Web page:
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<p>A man walks past graffiti about the euro zone debt crisis with a message reading: "Hope for Greece, Hope for us", on a street in Lisbon June 15, 2012.   REUTERS/Hugo Correia</p>

A man walks past graffiti about the euro zone debt crisis with a message reading: "Hope for Greece, Hope for us", on a street in Lisbon June 15, 2012. REUTERS/Hugo Correia

A man walks past graffiti about the euro zone debt crisis with a message reading: "Hope for Greece, Hope for us", on a street in Lisbon June 15, 2012. REUTERS/Hugo Correia

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<p>Students from music schools of Athens paint at a square in front of the parliament during an anti-austerity rally in Athens October 2, 2012. REUTERS/John Kolesidis</p>

Students from music schools of Athens paint at a square in front of the parliament during an anti-austerity rally in Athens October 2, 2012. REUTERS/John Kolesidis

Students from music schools of Athens paint at a square in front of the parliament during an anti-austerity rally in Athens October 2, 2012. REUTERS/John Kolesidis

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<p>Artist Kaya Mar holds his caricature of Britain's Prime Minister David Cameron and Deputy Prime Minister Nick Clegg, at a rally in Hyde Park, during a protest organized by the Trades Union Congress (TUC), called 'The March for the Alternative,' in central London March 26, 2011.   REUTERS/Suzanne Plunkett</p>

Artist Kaya Mar holds his caricature of Britain's Prime Minister David Cameron and Deputy Prime Minister Nick Clegg, at a rally in Hyde Park, during a protest organized by the Trades Union Congress (TUC), called 'The March for the Alternative,' in...more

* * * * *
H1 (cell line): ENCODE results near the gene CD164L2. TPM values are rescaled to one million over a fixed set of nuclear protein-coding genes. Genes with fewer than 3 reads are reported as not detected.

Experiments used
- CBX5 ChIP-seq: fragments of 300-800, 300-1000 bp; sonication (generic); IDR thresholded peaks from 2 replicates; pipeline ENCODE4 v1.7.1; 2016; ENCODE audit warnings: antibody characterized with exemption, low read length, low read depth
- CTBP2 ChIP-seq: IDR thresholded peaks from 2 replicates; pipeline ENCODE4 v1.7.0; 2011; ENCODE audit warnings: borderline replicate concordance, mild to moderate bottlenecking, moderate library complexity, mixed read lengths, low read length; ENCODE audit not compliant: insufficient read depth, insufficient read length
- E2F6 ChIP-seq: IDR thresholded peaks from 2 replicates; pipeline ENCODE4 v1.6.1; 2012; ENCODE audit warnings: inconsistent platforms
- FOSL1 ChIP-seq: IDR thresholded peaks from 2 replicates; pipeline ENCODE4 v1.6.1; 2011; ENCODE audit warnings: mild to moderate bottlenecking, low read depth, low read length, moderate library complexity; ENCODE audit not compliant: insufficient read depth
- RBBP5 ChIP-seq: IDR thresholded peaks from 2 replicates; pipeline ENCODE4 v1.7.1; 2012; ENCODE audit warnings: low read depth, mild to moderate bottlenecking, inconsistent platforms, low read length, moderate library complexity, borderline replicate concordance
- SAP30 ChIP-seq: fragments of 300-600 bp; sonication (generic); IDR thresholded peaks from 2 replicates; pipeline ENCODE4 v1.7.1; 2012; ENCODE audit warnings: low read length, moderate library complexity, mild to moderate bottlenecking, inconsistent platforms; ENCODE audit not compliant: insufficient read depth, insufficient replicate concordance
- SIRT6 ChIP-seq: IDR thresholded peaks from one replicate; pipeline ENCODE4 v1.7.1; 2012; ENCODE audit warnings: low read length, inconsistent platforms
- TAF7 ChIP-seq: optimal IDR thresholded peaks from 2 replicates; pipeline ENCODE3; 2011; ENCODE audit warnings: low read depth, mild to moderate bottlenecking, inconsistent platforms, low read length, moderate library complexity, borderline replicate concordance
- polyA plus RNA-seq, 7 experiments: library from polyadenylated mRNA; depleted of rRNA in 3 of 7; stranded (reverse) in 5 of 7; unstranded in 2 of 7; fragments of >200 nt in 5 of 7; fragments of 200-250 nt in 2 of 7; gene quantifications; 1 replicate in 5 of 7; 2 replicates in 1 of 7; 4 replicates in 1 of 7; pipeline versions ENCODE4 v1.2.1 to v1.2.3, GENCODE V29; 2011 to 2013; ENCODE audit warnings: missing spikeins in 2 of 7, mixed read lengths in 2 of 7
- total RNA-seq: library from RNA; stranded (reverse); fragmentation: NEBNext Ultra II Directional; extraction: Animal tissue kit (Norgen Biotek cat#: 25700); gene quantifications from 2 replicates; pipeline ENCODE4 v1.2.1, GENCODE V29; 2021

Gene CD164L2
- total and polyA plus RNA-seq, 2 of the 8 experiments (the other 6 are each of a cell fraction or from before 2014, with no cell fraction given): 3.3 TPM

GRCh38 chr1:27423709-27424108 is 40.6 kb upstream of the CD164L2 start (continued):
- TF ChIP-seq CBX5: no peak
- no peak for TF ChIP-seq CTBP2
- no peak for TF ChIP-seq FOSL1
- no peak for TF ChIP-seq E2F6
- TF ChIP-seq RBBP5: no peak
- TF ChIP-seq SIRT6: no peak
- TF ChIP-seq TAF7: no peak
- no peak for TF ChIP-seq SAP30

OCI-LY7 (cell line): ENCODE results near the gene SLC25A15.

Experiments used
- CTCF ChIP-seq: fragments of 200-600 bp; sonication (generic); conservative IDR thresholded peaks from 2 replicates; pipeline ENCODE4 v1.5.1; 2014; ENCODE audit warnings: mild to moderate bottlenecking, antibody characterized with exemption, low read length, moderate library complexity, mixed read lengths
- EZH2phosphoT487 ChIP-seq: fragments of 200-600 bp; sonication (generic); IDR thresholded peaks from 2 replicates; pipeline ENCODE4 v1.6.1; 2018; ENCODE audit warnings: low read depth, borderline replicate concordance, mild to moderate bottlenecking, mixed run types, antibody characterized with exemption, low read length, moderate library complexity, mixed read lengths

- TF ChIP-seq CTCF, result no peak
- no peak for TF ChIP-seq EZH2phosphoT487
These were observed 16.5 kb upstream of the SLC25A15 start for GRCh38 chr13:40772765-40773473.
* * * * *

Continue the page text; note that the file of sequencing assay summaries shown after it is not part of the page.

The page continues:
Artist Kaya Mar holds his caricature of Britain's Prime Minister David Cameron and Deputy Prime Minister Nick Clegg, at a rally in Hyde Park, during a protest organized by the Trades Union Congress (TUC), called 'The March for the Alternative,' in central London March 26, 2011. REUTERS/Suzanne Plunkett

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<p>A civil servant holds a placard depicting Spain's Prime Minister Mariano Rajoy as a vulture during a protest against government austerity measures as they block Madrid's main street Paseo de la Castellana August 1, 2012. The placard reads, "Civil servants, you will shit yourself". REUTERS/REUTERS/Juan Medina</p>

A civil servant holds a placard depicting Spain's Prime Minister Mariano Rajoy as a vulture during a protest against government austerity measures as they block Madrid's main street Paseo de la Castellana August 1, 2012. The placard reads, "Civil...more